Skip Navigation
  • Text Size: A A A
  • Print
  • Email
  • Facebook
  • Tweet
  • Share

A Day in Haiti

January 26, 2010

Gheskio Field Hospital – Port au Prince, Haiti
International Medical Surgical Response Team
Disaster Medical Assistance Team

 

Entrance to field hospital is guarded by the 82nd Airborne.

The entrance to the Field Hospital is guarded by the 82 Airborne. Triage is performed in the short hallway before the patient is brought back. Note the crack. It got larger with each aftershock.

 

Minor treatment room on night shift.

Once the patient is triaged and entered into the Electronic Medical Records system they are brought back to one of several treatment areas. This is the Minor Treatment room on night shift.

 

Improvised traction device

Nurses operating in austere environments need to be a bit ingenious. This patient’s nurses rigged up a clever traction device. They joked that they used the chunk of concrete that broke the patient’s leg.

 

Baby in a box that serves as an incubator

This orphan needed an incubator. ICU staff quickly made one. We named him “Baby in a box”.

 

Procedure room with doctor treating a leg wound.

Patients requiring more advanced procedures go to the “Procedure Room”. Here, conscious sedation is used to allow staff to perform wound debridement and other painful procedures.

 

Procedure room with doctor giving antibiotics to patient.

This patient was “minding my own business” when he was shot with a shotgun. The pellets were removed in the Procedure Room and the patient was released with antibiotics.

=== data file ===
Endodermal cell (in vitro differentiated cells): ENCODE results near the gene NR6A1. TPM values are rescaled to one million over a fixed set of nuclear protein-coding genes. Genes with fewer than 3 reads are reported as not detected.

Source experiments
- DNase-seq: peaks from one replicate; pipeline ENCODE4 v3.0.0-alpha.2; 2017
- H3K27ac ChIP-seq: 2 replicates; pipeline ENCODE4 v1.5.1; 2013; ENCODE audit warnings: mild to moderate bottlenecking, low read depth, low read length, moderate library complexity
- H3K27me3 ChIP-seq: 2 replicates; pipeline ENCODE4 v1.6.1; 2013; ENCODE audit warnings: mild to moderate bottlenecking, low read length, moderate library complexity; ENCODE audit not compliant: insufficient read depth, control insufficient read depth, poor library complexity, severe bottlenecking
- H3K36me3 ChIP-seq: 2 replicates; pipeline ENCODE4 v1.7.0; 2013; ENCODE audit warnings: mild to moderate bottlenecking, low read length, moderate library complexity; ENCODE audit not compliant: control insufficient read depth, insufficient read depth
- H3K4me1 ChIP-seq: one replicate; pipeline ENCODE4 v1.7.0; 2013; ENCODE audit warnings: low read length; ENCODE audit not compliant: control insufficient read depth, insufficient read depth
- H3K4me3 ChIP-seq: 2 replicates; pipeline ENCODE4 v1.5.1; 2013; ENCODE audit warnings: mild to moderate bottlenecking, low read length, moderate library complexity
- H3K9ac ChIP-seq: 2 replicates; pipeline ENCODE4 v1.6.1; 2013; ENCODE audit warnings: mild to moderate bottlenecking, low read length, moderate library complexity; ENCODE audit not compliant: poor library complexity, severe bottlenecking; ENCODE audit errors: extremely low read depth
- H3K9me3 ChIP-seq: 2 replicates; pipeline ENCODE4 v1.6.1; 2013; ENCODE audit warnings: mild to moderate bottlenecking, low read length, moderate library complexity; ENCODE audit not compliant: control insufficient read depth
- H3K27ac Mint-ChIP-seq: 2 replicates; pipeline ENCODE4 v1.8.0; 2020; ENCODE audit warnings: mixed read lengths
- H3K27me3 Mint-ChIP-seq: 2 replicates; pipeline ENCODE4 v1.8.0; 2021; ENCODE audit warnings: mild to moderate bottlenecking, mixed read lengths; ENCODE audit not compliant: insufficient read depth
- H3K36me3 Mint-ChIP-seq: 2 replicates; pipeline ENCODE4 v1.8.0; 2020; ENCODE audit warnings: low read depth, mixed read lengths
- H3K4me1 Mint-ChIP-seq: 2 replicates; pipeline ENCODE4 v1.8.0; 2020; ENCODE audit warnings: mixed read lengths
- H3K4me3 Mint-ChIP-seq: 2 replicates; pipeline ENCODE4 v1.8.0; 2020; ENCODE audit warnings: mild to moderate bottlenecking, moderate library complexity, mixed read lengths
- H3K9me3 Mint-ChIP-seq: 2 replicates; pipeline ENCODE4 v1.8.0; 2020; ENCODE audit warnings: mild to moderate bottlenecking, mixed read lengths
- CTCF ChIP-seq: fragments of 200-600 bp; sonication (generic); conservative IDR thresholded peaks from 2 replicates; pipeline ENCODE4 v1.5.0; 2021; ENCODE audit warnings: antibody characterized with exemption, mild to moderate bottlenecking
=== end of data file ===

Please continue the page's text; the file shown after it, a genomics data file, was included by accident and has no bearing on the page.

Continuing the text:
Patients and medical staff shown in the ICU which also services as the post-op area.

Patients requiring advanced care are brought to the ICU, which also doubles as Post-Op.

 

Medical team staff tends child in ICU.

This child was transferred to us from another hospital where he was rapidly deteriorating. He was stabilized in the ICU and transferred the next day to the USNS Comfort.

 

View from ICU/post-op area to curtained-off operating room.

The pride and joy of the IMSuRT is our surgical capability. This is the view from the ICU/Post Op.

 

Surgeons operating on patient.

More than thirty operations were performed in the first week, including abdominal surgery, Cesarean Section delivery and many, many orthopedic cases. The surgeon second from the left, Dr. Carl Shulman, is from Ryder Trauma Center at Jackson Medical Center in Miami.

 

Litter bearers transport two children on one litter.

Sometimes the children were brought in two to a litter to save space. These children, and four others, came in at the same time from a damaged orphanage. One child had a badly injured leg.

 

Young amputee is held by medical staff.

In spite of their best efforts surgeons had to amputate that child’s leg above the knee in order to save his life. The stress of dealing with these injuries is painful to endure day after day.

 

Outside view of tents of the field hospital.

While we work hard to provide this level of care, the conditions are truly austere, especially for Americans that are not used to third-world countries.

Bandaged child is held by medical staff.

But just to know you made a difference in one life makes it all worthwhile.

 

Peter Allen who took the photos and provided the text is with the IMSuRT team at the Gheskio Field Hospital, Port au Prince, Haiti.